Video of the week – Corning’s ‘A Day Made of Glass 2: Unpacked. The Story Behind Corning’s Vision’Published on February 3rd, 2012 | By: firstname.lastname@example.org
A year ago, Corning published a promotional video, “A Day Made of Glass… Made possible by Corning” that provide an intriguing peek into some of the technologies the company is considering—and how it may affect our lifestyles. It proved to be a popular video, racking up well over 17 million views as of today.
As those of us old enough to remember Walt Disney’s movies about the future of communities, transportation and space, these visionary presentations are more informed guesswork than prophecy. Sometimes (most times?) these ideas just don’t work out for a number of reasons, but the exercise of compiling and publishing these visions helps bring excitement and motivation, especially to young people contemplating careers in science and engineering.
However, smart tech-oriented companies tend to be cautious about sharing their “visions” with the public (Steve Jobs was and Apple still is among those at the most secretive end of the spectrum) because they are both concerned about tipping their hand to competitors and, well, being embarrassed by being wrong about the future.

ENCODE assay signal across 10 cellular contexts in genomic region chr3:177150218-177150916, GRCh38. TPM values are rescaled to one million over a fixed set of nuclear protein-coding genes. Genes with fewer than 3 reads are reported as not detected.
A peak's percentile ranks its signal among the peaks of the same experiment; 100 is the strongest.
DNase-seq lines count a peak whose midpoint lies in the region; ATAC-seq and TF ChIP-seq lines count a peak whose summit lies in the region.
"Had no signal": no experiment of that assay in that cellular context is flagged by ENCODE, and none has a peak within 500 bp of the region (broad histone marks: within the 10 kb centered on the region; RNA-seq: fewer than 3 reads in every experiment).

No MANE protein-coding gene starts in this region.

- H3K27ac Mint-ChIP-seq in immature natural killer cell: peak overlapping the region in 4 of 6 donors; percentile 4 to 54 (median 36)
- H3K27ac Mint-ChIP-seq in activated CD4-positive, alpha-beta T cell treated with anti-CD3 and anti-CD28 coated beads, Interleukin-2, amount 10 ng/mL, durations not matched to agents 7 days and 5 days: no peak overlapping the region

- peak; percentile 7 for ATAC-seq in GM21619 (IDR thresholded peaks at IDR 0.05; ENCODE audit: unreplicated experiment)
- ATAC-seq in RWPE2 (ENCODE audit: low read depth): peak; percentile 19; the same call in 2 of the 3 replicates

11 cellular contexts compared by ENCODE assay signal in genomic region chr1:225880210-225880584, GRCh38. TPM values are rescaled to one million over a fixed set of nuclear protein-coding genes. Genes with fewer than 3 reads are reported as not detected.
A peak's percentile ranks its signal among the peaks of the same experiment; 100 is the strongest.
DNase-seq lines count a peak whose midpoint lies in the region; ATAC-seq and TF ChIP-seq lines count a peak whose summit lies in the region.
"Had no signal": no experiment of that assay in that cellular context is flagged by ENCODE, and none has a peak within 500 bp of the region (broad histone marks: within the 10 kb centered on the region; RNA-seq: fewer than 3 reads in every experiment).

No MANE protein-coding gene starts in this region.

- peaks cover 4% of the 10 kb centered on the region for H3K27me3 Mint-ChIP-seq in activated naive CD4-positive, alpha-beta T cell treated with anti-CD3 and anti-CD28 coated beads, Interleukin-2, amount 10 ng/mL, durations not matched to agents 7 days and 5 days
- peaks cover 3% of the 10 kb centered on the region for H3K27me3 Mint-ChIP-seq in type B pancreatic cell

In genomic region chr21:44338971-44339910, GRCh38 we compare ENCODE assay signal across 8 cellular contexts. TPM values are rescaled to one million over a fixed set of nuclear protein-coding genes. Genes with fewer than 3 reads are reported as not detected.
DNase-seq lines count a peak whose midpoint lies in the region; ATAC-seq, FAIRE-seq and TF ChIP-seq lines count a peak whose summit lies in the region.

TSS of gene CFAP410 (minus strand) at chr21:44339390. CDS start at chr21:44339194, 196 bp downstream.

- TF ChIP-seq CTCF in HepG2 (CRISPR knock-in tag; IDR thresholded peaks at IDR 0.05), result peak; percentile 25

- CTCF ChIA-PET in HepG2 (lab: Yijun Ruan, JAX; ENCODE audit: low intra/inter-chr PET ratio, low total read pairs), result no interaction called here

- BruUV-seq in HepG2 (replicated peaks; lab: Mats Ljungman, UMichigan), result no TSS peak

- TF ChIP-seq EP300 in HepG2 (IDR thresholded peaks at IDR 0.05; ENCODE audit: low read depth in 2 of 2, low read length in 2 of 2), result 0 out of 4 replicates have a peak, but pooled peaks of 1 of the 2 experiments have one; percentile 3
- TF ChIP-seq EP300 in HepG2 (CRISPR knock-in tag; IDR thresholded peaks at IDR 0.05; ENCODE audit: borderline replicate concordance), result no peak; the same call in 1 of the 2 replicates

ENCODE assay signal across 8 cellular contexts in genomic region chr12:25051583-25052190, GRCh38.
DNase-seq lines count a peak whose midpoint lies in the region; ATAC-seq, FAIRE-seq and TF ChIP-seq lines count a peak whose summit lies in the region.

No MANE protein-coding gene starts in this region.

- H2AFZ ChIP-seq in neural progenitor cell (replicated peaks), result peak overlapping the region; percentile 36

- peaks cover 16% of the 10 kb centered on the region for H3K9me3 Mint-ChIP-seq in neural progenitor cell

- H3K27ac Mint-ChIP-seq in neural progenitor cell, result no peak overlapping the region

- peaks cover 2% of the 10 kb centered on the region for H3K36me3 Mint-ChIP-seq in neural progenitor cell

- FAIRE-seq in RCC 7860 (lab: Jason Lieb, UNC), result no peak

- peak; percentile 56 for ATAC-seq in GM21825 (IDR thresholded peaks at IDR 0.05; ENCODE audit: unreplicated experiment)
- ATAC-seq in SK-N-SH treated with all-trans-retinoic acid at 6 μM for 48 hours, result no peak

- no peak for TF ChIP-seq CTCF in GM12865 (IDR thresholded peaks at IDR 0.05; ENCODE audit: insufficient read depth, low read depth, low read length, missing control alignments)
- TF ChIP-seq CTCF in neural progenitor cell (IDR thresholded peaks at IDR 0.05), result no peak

Corning, however, seems to be closer to the other end of the spectrum and has clearly decided that there is value in teasing the public with how high-tech glass products may disrupt a lot of technologies in our future. Now today, nearly on the anniversary of its first “A Day Made of Glass” video, the company has published an update, “A Day Made of Glass, Part 2” that fleshes out more of Corning’s vision and also incorporates some of the market trends over the last year, such as the huge success of the iPad.
Some of the concepts illustrated in the new video include durable, multitouch screens; colossal- and large-scale edge-to-edge displays; ubiquitous electrochromic windows; entire dashboard surfaces made of soft, flexible glass displays; lightweight auto and sunroof glass; designer-friendly photovoltaic units; antimicrobial glass services for medical applications; and even advances in glass fiber optics.
Corning admits that a lot of these products aren’t right around the corner and acknowledges that there is still a lot of RD&D work that is needed to address existing problems with scalability and price.
To be clear, Corning is smart enough not to reveal all of its product and technology bets in this video. Furthermore, the Apple/Gorilla Glass story underlines how even Corning and other top-tier companies cannot always anticipate what external disruptions of the marketplace will rock their corporate world. Nevertheless, ADMOG Part 2 is an fascinating vision and I predict the number of views in the next year will easily exceed the 17 million of Part 1.
Back to Previous Page